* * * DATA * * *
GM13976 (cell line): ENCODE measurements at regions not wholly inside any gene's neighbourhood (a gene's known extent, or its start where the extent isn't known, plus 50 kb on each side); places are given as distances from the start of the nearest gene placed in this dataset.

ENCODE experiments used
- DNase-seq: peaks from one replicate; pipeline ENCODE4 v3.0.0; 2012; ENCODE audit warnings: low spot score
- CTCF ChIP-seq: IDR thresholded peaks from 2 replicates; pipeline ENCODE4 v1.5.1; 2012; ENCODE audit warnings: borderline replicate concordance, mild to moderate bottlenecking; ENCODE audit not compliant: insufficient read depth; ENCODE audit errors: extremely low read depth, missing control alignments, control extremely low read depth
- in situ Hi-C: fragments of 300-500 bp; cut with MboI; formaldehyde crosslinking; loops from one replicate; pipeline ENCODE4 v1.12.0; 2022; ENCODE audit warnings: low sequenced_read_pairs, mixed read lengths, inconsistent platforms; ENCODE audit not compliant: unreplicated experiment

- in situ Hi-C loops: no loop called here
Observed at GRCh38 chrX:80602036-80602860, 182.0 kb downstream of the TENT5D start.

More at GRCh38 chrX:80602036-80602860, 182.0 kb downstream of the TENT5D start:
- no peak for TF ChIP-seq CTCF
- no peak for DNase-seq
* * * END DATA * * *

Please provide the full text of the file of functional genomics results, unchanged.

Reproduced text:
GM13976 (cell line): ENCODE measurements at regions not wholly inside any gene's neighbourhood (a gene's known extent, or its start where the extent isn't known, plus 50 kb on each side); places are given as distances from the start of the nearest gene placed in this dataset.

ENCODE experiments used
- DNase-seq: peaks from one replicate; pipeline ENCODE4 v3.0.0; 2012; ENCODE audit warnings: low spot score
- CTCF ChIP-seq: IDR thresholded peaks from 2 replicates; pipeline ENCODE4 v1.5.1; 2012; ENCODE audit warnings: borderline replicate concordance, mild to moderate bottlenecking; ENCODE audit not compliant: insufficient read depth; ENCODE audit errors: extremely low read depth, missing control alignments, control extremely low read depth
- in situ Hi-C: fragments of 300-500 bp; cut with MboI; formaldehyde crosslinking; loops from one replicate; pipeline ENCODE4 v1.12.0; 2022; ENCODE audit warnings: low sequenced_read_pairs, mixed read lengths, inconsistent platforms; ENCODE audit not compliant: unreplicated experiment

- in situ Hi-C loops: no loop called here
Observed at GRCh38 chrX:80602036-80602860, 182.0 kb downstream of the TENT5D start.

More at GRCh38 chrX:80602036-80602860, 182.0 kb downstream of the TENT5D start:
- no peak for TF ChIP-seq CTCF
- no peak for DNase-seq